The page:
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Just to second happy-kat's comments, the Heritage 130 is a remarkably simple but very effective little scope. Collimation is about as easy it gets with this scope and despite the collapsible/extending aspect of it, in my experience it holds its collimation well. Dewing, as said, need not be a major issue with a  little improvised or DIY shroud. It needs to be mounted on something sturdy and stable of a suitable height but again this is easy to sort out. The focuser on the Heritage is a of a very simple helical type which looks as if it shouldn't work so well but in practice does. "Simplicity" is the word  with this scope and I was a little cautious about expecting too much but it always surprises me how well optically it performs. Another big plus is that because of its compact design it can be carried about and set up in just a few minutes. So yes the Heritage 130 can provide some "old school" (?) fun.

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Strangely mine did not need colimating for a year then I did it and now I need to tweak it more often.

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Think I know what's on my christmas list.   If I manage to get it before SGL 11 might give the Dob mob a laught when I place it next to one of their (the biggest scopes) and take a photo.  hehe

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1 - it is a sturdy system, sometimes I don't need to adjust colimation sometimes I do because it is so easy.

2 - I made a very simple light shroud this also stops dew on the secondary.

3 - depending on how you image/what ground you set up on don't lose a night of images because you moved around and caused vibration to your setup as a thought.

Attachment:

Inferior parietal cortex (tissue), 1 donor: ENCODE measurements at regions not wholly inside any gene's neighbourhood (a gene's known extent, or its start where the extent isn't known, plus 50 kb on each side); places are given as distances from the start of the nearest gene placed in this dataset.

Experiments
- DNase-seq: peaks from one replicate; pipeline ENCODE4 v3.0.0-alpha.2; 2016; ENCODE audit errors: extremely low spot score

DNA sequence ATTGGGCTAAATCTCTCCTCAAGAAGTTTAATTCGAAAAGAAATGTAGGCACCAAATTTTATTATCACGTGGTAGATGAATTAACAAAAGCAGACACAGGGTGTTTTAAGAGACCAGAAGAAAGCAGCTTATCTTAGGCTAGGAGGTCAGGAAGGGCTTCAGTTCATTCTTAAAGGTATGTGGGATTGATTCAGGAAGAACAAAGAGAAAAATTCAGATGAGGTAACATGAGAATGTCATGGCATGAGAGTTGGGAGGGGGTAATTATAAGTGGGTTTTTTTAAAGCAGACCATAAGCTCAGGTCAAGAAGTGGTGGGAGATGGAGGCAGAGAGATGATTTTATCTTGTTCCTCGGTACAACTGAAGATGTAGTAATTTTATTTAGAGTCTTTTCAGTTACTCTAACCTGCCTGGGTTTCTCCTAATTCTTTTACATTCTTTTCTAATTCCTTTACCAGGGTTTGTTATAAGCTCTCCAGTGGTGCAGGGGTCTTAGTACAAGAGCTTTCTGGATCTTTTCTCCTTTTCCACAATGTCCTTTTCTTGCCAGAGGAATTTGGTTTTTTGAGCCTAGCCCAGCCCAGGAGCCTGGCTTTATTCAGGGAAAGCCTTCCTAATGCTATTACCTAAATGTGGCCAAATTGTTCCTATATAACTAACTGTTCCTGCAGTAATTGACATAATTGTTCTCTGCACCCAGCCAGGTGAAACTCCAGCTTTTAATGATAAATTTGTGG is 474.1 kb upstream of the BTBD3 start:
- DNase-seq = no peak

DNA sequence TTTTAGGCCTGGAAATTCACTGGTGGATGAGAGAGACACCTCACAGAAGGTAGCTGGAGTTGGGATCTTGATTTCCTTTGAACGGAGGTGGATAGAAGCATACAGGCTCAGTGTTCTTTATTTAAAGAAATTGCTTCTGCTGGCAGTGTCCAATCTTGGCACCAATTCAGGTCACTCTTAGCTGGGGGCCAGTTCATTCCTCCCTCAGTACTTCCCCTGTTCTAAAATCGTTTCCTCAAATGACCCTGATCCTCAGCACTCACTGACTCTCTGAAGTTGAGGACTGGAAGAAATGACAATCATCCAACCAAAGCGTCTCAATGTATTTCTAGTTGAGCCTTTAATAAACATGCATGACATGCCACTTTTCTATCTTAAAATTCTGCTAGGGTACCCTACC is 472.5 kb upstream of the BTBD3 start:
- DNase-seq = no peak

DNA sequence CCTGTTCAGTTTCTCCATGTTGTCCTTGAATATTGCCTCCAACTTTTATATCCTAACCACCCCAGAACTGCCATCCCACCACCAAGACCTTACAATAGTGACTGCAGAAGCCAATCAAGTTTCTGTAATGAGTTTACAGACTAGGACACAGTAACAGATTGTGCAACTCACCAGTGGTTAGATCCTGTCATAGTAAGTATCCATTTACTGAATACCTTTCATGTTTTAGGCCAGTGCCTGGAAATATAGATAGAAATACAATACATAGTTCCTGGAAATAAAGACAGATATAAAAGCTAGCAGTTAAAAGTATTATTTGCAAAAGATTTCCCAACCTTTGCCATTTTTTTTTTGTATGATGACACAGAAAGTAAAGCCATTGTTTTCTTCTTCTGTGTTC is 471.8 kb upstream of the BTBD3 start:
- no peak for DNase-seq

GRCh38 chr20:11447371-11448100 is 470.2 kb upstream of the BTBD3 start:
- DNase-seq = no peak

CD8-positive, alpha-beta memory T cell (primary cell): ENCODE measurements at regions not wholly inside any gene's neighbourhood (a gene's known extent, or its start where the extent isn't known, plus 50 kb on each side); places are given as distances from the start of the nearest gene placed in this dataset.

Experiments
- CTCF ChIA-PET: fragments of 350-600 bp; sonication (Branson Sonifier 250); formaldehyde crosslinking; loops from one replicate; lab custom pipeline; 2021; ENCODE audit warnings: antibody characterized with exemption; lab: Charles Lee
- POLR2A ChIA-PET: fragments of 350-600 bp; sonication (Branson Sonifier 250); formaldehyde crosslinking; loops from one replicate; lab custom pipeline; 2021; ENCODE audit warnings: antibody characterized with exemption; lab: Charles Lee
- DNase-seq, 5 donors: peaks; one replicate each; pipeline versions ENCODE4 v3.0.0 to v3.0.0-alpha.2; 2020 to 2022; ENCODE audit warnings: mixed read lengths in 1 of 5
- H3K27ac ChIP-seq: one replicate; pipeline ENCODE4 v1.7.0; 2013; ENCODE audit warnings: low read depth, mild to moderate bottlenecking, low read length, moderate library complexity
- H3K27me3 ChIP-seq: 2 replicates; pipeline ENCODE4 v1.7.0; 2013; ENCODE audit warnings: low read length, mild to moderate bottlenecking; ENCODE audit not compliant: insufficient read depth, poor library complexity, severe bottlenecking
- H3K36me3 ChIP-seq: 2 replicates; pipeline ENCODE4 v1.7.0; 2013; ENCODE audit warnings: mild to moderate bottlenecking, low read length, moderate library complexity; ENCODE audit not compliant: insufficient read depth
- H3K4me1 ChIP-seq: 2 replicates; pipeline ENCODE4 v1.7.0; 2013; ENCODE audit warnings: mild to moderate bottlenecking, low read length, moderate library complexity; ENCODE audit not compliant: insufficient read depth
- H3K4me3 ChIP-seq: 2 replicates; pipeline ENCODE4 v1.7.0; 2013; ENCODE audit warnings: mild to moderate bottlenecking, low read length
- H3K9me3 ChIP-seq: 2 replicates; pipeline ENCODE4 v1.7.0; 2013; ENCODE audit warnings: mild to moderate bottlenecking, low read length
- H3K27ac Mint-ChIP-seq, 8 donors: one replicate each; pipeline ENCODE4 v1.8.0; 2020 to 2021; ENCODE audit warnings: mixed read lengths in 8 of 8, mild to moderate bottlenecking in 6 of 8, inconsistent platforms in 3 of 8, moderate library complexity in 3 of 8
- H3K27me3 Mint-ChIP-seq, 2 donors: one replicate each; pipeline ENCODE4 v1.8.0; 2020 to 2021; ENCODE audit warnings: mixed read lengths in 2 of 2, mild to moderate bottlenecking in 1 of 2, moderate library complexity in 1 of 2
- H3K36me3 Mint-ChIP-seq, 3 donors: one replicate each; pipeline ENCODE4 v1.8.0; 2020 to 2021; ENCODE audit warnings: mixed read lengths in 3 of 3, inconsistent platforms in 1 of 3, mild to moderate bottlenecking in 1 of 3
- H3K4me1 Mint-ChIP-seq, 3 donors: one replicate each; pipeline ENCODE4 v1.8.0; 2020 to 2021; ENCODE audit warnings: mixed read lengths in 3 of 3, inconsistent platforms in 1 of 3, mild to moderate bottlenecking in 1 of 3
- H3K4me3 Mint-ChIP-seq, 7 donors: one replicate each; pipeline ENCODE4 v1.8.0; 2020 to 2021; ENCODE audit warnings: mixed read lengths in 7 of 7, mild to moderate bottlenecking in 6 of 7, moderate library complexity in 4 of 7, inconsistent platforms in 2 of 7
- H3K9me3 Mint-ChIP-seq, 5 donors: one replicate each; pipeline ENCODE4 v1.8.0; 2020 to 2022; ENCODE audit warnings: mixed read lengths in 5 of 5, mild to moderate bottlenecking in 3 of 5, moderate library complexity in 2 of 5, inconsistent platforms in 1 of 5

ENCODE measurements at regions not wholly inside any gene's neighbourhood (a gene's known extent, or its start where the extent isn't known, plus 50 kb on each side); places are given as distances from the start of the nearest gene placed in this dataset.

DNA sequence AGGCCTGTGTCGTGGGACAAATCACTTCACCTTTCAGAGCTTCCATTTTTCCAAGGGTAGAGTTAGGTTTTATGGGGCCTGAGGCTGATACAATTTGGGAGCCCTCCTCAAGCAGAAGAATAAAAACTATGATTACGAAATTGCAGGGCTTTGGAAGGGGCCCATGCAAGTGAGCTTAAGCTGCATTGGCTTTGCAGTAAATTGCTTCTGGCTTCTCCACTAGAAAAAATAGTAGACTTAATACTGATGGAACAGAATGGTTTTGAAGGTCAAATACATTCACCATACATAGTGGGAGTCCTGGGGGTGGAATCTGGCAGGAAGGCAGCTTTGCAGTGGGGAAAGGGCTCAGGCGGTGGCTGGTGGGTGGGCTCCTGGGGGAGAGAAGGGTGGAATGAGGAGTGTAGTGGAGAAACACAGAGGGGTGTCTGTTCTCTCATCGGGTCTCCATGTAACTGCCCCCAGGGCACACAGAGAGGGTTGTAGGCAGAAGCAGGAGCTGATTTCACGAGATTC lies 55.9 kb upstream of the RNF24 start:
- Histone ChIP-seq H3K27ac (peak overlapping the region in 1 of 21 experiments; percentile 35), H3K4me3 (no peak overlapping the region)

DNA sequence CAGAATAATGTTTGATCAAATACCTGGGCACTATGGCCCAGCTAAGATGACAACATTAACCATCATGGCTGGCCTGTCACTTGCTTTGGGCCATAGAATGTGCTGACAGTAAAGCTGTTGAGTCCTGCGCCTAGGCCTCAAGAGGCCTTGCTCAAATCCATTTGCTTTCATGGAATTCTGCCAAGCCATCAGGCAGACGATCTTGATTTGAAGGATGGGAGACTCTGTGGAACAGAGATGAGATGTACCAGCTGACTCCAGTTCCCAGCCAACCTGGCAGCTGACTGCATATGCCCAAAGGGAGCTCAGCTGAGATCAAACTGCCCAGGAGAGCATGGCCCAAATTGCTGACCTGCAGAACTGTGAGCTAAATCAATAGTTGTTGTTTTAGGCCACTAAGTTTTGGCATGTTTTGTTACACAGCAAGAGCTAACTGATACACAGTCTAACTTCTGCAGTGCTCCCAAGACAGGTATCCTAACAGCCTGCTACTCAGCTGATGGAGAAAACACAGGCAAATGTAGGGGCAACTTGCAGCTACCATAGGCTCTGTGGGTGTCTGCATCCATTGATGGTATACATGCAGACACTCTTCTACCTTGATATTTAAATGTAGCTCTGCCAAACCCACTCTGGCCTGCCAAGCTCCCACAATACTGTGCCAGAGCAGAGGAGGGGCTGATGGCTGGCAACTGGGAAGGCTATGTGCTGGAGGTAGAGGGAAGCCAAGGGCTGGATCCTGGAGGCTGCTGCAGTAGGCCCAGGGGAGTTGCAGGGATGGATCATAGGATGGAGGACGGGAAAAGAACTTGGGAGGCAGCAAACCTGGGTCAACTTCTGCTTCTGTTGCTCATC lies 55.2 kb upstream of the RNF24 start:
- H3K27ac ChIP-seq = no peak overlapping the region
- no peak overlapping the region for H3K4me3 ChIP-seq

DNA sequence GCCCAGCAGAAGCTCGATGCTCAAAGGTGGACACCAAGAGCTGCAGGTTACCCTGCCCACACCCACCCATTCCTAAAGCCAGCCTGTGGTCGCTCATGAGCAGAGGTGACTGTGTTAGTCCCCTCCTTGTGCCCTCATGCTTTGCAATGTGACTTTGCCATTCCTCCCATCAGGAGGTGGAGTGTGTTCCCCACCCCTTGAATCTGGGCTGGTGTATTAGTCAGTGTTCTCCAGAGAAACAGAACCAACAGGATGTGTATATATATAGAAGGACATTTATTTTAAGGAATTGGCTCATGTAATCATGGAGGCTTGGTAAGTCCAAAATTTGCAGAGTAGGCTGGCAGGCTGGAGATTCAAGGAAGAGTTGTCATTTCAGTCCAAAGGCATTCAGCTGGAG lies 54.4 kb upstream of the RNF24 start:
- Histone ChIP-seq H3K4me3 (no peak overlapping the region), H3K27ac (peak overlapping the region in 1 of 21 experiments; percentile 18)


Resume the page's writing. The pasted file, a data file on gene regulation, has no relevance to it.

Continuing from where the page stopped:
I've already taken steps on my imaging scope to help dampen vibrations, so that's actually something that I'm not concerned about.  Also, if/when I get this scope and use it at the same time, I have every intention of setting up several feet away from my LX-90 so that there's less chance of ground transfer vibrations.

Thank's for the info everyone.  Looks like this will be a great grab and go to add to my kit.  I saw the 74mm verision recently and thought it was very cute, then saw the 100p and now this - guess I have apeture fever again.  Thing.  I think the real killer feature is how small it'll pack down.  Looks like it'll go in a suitcase without a problem :)

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Looks like it'll go in a suitcase without a problem :)

Nope, I doubt it will fit in a suitcase. It's still 5" across, and the base is bigger, and an awkward shape.

If suitcase size scopes is what you're after, I'd consider an 80mm refractor, and a tripod. A good strong camera tripod might do.

That said, it is a fairly dinky scope - it doesn't take up my entire car like the 10" dob does.

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Nope, I doubt it will fit in a suitcase. It's still 5" across, and the base is bigger, and an awkward shape.

If suitcase size scopes is what you're after, I'd consider an 80mm refractor, and a tripod. A good strong camera tripod might do.

That said, it is a fairly dinky scope - it doesn't take up my entire car like the 10" dob does.

ok, won't fit in a suitcase, but is still alot more portable than my current setup.  This is a thought that's going to run for a while, as I my next Astro holiday is in March.  So I'm thinking that I'm still weighing up the differences between the 100p and this scope.  Both are great grab and go scopes, which is what I'm really after.  At some point I'll come to a decision between the two.